First, timing. Engraining sustainability from the very beginning of a megaproject is vital. “With sustainability, you need to address it from the early stages of the project every dimension. From technical aspects, material reuse, method statements, construction methods, energy consumption, energy generation”. If you don’t embed robust sustainability practices from the get-go, you risk not being able to catch up later.
Secondly, get the team involved. “You need to create a sense of awareness in your teams. There must be strong communication focussing on sustainability from the beginning. This is important for the client and the partners, but also with the engineering firm”. According to Montassar, “the key is creating that sustainability culture within your team, even if they are not working on the project yet”.
Finally, we have tools. Montassar explained how utilising LEED certification for sustainability made a strong impression on him while working on Bahrain Airport. “On that project, we used tools that worked on a certification basis, and they can be applied to each stage of the project. So, we would have a meeting in the design phase where we would all sit down and say ‘okay, we have made a modification to the steelwork, which has given us +5 points or -2 points’ depending on what had been done. Then you are able to figure our what sustainable solutions can be put in place to address shortcomings”. This approach feeds back into the team culture, he argues. “Basically, because everyone is aware that when the design phase is taking place, the sustainability certification can still be impacted later on in construction, the overarching importance of sustainability is really highlighted. Also, this keeps the whole team engaged along the way”.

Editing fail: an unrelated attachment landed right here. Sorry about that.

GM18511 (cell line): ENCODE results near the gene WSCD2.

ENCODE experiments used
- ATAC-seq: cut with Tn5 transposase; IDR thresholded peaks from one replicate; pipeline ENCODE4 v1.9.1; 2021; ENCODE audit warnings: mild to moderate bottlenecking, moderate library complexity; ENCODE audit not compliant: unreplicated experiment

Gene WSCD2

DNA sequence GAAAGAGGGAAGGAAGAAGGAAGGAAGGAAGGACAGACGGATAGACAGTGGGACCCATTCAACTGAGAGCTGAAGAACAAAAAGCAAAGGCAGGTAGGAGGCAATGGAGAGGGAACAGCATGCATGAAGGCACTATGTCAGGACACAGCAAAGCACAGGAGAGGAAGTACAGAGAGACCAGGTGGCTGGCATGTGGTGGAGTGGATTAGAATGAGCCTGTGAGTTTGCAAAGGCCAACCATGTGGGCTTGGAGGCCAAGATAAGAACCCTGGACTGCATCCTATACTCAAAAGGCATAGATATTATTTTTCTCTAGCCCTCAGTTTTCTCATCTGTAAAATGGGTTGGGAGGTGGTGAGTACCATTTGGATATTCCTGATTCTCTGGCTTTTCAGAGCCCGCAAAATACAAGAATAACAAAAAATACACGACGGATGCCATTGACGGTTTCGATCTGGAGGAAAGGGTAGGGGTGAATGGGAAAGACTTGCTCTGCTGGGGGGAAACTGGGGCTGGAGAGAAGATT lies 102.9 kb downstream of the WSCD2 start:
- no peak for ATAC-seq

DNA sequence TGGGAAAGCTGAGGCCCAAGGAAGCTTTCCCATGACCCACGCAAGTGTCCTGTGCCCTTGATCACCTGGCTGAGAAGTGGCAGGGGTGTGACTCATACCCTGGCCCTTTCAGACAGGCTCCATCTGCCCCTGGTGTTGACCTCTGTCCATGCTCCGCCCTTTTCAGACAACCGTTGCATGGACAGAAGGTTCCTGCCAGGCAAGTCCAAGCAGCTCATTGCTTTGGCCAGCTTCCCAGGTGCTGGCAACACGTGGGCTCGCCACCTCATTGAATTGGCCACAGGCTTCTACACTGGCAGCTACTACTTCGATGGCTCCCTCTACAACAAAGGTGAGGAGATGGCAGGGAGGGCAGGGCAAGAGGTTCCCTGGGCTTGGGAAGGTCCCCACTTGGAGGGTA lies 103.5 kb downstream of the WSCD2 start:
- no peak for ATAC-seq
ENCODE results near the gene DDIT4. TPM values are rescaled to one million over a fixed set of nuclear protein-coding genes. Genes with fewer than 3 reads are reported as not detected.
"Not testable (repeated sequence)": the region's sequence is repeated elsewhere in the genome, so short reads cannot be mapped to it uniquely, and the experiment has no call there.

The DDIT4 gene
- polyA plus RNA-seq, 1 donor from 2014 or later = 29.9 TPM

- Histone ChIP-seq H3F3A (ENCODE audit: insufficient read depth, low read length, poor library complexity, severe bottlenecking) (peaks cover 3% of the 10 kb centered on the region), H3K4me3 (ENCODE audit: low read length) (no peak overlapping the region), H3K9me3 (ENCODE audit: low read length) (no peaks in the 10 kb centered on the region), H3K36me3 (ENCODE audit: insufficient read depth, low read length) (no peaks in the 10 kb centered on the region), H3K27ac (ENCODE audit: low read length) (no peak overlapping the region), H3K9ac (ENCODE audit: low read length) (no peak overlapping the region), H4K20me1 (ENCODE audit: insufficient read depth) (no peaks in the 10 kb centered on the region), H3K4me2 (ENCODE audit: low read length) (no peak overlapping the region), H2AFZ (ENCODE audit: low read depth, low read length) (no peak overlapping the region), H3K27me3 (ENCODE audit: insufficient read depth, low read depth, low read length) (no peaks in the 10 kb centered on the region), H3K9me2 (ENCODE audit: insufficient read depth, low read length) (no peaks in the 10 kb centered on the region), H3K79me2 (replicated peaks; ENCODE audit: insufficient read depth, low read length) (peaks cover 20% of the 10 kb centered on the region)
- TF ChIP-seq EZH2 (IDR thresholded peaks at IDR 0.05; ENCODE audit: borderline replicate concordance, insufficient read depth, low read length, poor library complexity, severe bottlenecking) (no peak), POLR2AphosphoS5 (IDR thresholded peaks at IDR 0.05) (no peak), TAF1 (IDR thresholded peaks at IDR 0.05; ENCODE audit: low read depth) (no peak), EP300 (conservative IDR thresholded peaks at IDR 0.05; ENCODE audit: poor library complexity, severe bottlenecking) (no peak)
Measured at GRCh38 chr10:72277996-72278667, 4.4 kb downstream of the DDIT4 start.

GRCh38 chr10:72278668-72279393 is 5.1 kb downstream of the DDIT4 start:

These threads are interconnected. They work in tandem to produce a truly sustainable project. Embedding sustainable practices from the beginning of the project will create fertile soil for a sustainability culture within teams, who then go on to rigorously apply the tools at their disposal to meet targets.
The Future Looks Bright
What stood out from our conversation with Montassar was how well developed the capabilites are for a smart and sustainable future. Additionally, the insights he shared last week demonstrate that when teams work together and really communicate with eachother, their ability to deliver such phenomenal projects increases exponentially.
Towards the end of our conversation, he mentioned that he has recently joined Imperial College’s Executive Program to deepen his understanding of AI, 5G and data analytics. The potential to fuse this technological expertise with his unique approach to megaprojects is extremely exciting.
We are delighted that he has joined the Foresight Works team to bring our AI to megaproject teams everywhere, making the bright future we discussed a reality.
Content Lead at Foresight Works
Never miss a beat, sign up to our newsletter
Managing megaprojects is a massively complex task. Everyone involved must be aligned to deliver projects successfully, from on-site contractors to top-level executives. Of course, there
Schedule slippage erodes value: not only do costs go up (paying for the standing army or extra years of inflation) but more importantly, tardy delivery
Ever since the introduction of Primavera in 1983, the project scheduling community has matured leaps and bounds. However, despite technological advancements, major delays continue to